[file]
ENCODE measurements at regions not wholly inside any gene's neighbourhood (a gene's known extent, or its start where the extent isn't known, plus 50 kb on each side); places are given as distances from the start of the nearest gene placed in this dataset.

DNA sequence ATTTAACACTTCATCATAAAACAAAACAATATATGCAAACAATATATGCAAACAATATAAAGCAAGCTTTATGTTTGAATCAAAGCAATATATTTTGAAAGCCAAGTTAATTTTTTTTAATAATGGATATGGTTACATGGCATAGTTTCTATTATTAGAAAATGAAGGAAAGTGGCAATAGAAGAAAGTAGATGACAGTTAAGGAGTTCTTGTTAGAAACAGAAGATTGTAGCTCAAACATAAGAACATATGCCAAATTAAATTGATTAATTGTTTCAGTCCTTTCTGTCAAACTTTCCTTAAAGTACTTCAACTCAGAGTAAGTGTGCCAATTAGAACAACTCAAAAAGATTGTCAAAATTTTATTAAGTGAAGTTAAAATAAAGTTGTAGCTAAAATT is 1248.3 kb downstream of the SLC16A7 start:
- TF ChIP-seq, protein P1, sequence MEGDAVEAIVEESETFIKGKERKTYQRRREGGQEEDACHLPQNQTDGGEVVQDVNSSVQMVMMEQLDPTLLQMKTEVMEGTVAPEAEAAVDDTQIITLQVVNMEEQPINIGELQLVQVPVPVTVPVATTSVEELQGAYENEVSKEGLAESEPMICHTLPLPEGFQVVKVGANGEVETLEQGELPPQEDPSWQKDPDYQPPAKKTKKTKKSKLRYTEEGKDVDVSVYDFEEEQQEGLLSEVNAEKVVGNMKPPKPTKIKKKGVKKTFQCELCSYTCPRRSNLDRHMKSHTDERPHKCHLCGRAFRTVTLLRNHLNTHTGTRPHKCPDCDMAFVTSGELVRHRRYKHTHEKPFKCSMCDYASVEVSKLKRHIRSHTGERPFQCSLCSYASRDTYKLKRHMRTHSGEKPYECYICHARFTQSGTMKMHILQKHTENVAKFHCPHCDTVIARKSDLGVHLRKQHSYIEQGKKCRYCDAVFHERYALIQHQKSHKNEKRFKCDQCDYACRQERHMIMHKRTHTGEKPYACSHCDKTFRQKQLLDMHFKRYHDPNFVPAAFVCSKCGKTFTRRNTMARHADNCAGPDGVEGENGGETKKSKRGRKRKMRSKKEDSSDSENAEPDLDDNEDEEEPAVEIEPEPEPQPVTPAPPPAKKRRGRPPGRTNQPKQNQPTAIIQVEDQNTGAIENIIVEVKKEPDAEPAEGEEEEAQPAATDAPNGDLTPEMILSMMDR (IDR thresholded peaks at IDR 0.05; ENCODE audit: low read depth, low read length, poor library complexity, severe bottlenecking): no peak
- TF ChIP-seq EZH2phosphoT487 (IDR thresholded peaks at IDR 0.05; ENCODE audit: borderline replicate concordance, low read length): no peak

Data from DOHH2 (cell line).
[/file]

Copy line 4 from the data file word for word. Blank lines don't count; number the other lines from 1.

- TF ChIP-seq EZH2phosphoT487 (IDR thresholded peaks at IDR 0.05; ENCODE audit: borderline replicate concordance, low read length): no peak